Nita Strauss Is Bringing Her Controlled Chaos To NXT TakeOver: War Games And Beyond


Nita Strauss is shredding her way through 2018. The member of the Femme Fatales and The Iron Maidens, best known as Alice Cooper‘s touring guitarist, has recently struck out on her own. Strauss was introduced to a new audience this year when she performed live at WWE events including at WrestleMania 34 for Shinsuke Nakamura‘s entrance and with Lzzy Halle at Evolution. Her song “Mariana Trench” was chosen by Triple H as the theme song for this weekend’s NXT TakeOver: War Games. But her most personal and exciting accomplishment this year is her first solo album, Controlled Chaos, set to be released on November 16 via Sumerian Records.

With Spandex spoke to Strauss ahead of her album release and War Games about her inspirations for her new album, her experience working with WWE so far, and more. That conversation is below and has been edited for length and clarity.

With Spandex: Let’s start by talking about your upcoming first solo album. I wanted to ask, why did you choose to fund the album via Kickstarter?

Nita Strauss: So the whole idea behind the Kickstarter was taking the album to the fans. You know, rather go direct to label and have them have say over every aspect of the album, you know, having them be able to dictate, “We think you should sing” and “We think you should write songs that will be played on this radio station” or whatever it is. Since it’s my first album, I wanted to do something that was just pure me, you know, just my brain child, my ideas, and my personality. And what better way to do that than take it to the fans directly and crowdfund it through them?

And the coolest thing was after the record was finished and completed, one of the labels came back to the table, one of the labels we originally went to, came back to the table, and they said, “We love what you did. We love what you’re doing. We don’t want to change anything. We just want to help you push it and promote it and get it out there best as we can.” So we really ended up with this beautiful, happy medium of making it for the fans, distributed by Sumerian, which, you know, was my dream record label anyway.

That’s awesome. Why was Sumerian your dream record label?

Well, first of all, they have so many of my favorite bands, you know, so many bands I love. All my gym playlist was all Sumerian bands, so… as a fan that was one of my top choices. But also they’re a really forward-thinking label. You know, they’re not just, “Hey, we put out the album and you’re on your own.” They have all kinds of ideas about promotion and cross-tie ins with different things and different industries and, you know, whether it’s WWE, which I have a strong passion for… They have all kinds of ideas beyond just, “You make a CD; we put the CD in stores.”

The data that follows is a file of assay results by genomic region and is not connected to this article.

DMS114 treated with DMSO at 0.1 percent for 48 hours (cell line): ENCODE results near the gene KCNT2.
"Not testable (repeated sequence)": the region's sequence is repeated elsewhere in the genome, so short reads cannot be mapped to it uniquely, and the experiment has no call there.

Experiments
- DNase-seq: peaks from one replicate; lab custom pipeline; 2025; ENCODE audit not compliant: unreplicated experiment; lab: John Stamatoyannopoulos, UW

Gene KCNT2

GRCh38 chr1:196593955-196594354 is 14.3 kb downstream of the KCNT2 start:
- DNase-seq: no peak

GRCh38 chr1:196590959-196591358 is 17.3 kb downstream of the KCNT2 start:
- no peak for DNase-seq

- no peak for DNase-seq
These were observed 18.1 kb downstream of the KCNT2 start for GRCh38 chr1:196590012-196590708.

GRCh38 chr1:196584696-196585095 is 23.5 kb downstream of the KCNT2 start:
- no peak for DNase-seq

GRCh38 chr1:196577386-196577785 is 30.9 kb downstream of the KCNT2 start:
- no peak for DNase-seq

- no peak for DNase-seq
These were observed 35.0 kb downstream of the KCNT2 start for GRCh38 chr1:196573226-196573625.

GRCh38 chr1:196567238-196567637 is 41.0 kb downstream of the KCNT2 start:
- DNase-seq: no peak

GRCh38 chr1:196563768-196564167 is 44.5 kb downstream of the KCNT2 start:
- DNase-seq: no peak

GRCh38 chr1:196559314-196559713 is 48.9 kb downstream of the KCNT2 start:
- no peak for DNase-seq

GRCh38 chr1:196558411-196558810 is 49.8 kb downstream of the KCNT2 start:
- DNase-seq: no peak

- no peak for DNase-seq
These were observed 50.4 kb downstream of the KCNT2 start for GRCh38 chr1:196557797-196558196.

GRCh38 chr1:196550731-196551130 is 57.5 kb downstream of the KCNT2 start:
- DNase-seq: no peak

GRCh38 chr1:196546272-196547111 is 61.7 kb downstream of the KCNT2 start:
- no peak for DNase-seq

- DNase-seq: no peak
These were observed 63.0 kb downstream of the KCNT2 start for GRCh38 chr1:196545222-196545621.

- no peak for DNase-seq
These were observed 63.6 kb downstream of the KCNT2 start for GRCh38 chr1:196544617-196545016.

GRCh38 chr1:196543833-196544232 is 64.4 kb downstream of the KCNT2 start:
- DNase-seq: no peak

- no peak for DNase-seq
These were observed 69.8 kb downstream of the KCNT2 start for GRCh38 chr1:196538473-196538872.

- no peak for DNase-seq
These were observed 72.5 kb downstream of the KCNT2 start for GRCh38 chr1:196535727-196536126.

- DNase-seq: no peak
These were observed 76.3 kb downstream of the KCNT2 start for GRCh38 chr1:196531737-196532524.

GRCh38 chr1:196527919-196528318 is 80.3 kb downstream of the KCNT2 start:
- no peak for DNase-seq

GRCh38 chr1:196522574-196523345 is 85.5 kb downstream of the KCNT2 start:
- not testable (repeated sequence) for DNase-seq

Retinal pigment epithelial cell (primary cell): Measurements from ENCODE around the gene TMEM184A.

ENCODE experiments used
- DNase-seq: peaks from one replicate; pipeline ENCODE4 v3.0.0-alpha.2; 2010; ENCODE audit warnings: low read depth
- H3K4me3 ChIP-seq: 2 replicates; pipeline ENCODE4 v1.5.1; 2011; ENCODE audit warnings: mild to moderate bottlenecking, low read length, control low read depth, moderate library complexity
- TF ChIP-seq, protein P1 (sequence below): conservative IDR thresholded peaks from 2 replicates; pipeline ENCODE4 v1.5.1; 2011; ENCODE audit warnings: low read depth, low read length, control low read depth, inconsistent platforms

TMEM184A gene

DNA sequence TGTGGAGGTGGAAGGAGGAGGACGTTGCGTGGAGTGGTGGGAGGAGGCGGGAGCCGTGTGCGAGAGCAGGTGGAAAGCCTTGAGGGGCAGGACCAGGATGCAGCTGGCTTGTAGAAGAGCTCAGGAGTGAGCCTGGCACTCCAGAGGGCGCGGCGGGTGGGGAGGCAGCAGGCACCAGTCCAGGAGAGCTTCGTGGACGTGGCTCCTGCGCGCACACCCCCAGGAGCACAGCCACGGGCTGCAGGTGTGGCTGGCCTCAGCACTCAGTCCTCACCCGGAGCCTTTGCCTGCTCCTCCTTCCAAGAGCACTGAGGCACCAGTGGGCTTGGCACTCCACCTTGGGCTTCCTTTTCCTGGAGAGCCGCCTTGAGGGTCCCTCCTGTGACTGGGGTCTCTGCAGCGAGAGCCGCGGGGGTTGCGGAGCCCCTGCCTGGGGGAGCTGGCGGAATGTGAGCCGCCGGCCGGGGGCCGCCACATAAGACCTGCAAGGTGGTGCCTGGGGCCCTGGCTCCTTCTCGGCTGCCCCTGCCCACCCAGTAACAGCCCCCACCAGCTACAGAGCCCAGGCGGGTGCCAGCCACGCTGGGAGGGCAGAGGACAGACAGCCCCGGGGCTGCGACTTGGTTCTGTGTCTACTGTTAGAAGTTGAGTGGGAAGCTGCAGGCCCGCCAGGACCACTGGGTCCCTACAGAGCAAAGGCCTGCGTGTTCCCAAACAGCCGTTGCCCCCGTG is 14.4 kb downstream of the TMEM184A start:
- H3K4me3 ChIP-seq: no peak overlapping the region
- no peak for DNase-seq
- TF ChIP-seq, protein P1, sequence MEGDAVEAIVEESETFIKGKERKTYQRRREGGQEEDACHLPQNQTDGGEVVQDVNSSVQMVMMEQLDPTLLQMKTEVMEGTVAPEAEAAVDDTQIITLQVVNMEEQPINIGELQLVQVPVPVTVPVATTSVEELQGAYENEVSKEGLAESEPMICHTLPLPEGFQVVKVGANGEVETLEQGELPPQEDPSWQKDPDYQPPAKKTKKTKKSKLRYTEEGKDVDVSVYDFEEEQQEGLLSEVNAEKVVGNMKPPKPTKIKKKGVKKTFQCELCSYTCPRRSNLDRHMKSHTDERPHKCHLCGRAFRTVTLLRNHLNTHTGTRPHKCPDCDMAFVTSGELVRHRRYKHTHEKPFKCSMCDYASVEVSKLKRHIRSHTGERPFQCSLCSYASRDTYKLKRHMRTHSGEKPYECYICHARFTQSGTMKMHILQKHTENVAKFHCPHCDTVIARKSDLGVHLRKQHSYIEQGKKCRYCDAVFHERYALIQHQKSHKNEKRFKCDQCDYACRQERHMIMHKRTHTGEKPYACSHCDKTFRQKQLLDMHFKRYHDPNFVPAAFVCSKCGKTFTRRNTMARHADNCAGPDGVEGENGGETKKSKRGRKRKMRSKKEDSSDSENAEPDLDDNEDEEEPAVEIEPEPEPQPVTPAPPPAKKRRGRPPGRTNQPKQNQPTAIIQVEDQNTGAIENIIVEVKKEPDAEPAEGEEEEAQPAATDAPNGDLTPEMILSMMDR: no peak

And how it is different working on a solo album than with a band?

A solo album you can be super indulgent. I think that’s the main difference. You know, with a band, you have to think about what’s best for the band, and what’s going to be the best key for the singer’s voice to sing in, and what key would be most marketable and play on the most radio stations and that kind of stuff, and with solo work you can just kind of do whatever is in your heart. There’s not really that constraint of a traditional song.

And who or what were your biggest inspirations on the album?

Well, my first hero ever was Steve Vai, and, you know, watching Steve play, I always wanted to capture that beautiful blend of technique, but still fun… That was, I would say, my main influence, to create something that, yes, is technically complex, you know, still aggressive and heavy and hard to play, but is also, like, that fun. I like to listen to it. It’s not just so overwhelmingly complex that it’s like, ugh, it’s hard to listen to.

Is it all instrumental, or are there any vocals or any notable features on the album?

It’s completely instrumental. The only thing that isn’t a complete instrumental work from my own brain was – we did the last song on the album is a cover of “The Show Must Go On” by Queen, and that’s a song I’ve been wanting to cover for a really, really long time, and just to change it up, it’s myself and Tina Guo playing on it. Tina Guo is an awesome cello player who plays on, you know, everything from video game soundtracks to the top Hollywood movies, you know, and she’s a really, really emotional, expressive player. Her cello trading off with my guitar is really, really cool.

And this year you’ve performed at a few WWE events. How did you get involved with them?

Yeah, it’s been amazing working with WWE. First, you know, the rock and wrestling connection is real. There’s so much crossover between, you know, rock fans and pro wrestling fans, and the first thing I did with WWE was WrestleMania… It’s kind of like being an NFL fan and going straight to the Super Bowl. I was a big WWE fan and I went straight to the biggest event all year, and played a wrestler named Shinsuke Nakamura’s theme music, and ever since then I’ve stayed in touch with the music team at WWE.